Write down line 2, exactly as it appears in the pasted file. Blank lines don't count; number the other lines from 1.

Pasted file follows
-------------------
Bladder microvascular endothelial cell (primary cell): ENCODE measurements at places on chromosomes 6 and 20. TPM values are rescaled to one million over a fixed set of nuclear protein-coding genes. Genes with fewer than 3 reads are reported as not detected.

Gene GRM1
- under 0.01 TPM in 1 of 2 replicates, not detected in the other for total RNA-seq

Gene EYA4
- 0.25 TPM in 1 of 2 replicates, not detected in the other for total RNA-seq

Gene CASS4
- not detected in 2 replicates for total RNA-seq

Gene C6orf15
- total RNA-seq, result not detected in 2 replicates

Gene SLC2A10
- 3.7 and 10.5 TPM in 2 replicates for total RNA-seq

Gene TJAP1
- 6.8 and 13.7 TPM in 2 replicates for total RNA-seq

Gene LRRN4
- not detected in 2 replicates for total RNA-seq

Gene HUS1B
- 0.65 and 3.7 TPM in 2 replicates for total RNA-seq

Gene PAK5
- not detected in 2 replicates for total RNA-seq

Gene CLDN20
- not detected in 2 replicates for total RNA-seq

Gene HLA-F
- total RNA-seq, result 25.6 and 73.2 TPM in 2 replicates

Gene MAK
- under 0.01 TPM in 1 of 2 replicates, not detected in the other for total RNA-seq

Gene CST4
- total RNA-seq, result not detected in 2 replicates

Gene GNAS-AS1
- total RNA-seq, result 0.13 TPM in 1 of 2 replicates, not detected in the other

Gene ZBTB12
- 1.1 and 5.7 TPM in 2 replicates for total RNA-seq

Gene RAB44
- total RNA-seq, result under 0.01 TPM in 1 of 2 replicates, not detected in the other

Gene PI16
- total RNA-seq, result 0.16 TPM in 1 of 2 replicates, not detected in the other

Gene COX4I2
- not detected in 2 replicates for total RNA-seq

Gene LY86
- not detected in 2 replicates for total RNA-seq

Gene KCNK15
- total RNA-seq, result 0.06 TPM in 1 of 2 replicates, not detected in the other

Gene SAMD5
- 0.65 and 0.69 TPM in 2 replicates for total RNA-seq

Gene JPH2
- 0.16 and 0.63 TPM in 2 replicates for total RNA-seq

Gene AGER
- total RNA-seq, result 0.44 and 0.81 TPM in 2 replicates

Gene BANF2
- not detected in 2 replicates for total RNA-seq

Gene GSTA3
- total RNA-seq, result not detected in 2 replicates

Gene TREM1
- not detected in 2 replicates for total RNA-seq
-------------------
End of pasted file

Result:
Gene GRM1